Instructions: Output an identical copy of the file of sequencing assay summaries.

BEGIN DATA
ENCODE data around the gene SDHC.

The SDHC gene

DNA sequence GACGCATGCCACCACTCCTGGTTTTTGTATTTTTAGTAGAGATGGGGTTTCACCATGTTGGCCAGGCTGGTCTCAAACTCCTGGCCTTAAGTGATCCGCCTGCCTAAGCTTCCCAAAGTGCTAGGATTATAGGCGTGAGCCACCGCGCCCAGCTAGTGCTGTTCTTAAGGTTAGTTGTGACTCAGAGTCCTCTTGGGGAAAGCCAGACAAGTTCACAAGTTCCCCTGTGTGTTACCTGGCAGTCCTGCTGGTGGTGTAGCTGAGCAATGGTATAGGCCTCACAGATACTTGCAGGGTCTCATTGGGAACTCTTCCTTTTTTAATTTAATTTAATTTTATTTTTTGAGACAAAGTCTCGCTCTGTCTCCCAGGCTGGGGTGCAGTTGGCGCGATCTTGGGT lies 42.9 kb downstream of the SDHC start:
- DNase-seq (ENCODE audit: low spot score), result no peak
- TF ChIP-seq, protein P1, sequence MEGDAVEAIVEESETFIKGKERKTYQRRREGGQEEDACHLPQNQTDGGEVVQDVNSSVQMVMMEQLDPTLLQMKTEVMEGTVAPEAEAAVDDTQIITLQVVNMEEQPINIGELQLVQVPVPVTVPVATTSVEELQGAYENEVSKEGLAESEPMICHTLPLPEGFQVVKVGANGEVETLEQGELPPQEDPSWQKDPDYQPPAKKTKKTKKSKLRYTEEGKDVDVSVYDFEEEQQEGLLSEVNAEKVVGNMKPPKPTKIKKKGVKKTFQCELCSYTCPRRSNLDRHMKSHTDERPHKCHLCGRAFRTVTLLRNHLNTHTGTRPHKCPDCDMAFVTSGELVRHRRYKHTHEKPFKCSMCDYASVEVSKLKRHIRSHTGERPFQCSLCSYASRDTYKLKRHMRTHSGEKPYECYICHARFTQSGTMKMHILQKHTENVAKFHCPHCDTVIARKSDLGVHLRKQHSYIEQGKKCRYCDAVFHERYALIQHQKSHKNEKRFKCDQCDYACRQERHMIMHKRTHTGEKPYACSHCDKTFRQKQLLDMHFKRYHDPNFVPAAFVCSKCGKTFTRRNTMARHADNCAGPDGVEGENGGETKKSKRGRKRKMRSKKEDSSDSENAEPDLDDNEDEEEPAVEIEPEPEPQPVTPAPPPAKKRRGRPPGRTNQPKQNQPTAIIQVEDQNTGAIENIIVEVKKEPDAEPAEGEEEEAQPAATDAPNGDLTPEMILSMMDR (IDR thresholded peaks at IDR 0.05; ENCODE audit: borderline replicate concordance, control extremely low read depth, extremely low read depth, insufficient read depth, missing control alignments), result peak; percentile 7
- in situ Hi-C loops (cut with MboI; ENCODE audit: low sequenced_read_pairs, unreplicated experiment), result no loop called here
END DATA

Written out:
ENCODE data around the gene SDHC.

The SDHC gene

DNA sequence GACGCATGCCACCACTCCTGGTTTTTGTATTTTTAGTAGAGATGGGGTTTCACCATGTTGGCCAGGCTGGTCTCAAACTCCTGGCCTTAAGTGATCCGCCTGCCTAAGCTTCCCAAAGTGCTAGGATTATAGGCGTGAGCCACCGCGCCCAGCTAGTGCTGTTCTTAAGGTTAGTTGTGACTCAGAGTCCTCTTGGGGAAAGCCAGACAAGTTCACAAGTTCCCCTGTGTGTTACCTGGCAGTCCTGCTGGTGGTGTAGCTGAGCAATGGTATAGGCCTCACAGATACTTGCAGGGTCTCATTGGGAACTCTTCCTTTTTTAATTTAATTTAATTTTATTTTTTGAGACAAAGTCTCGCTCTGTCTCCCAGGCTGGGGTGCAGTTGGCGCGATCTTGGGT lies 42.9 kb downstream of the SDHC start:
- DNase-seq (ENCODE audit: low spot score), result no peak
- TF ChIP-seq, protein P1, sequence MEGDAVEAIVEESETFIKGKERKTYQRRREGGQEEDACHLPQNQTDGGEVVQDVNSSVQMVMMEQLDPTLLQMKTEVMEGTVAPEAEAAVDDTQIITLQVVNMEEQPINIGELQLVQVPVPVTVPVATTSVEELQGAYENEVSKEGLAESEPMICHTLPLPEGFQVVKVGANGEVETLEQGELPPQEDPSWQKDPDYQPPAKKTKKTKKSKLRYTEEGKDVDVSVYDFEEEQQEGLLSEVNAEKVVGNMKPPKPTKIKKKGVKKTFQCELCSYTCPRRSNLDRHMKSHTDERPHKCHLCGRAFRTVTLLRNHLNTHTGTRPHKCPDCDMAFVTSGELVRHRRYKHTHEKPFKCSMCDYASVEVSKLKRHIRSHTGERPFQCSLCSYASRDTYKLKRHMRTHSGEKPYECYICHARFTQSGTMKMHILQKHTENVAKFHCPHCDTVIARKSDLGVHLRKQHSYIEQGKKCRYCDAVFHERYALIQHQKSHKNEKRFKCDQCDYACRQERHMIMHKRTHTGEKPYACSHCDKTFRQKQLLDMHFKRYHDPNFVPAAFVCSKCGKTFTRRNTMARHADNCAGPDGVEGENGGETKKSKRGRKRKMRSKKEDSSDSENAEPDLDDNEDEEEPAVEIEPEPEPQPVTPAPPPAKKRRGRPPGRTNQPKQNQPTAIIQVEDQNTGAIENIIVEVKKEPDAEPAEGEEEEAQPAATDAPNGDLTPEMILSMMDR (IDR thresholded peaks at IDR 0.05; ENCODE audit: borderline replicate concordance, control extremely low read depth, extremely low read depth, insufficient read depth, missing control alignments), result peak; percentile 7
- in situ Hi-C loops (cut with MboI; ENCODE audit: low sequenced_read_pairs, unreplicated experiment), result no loop called here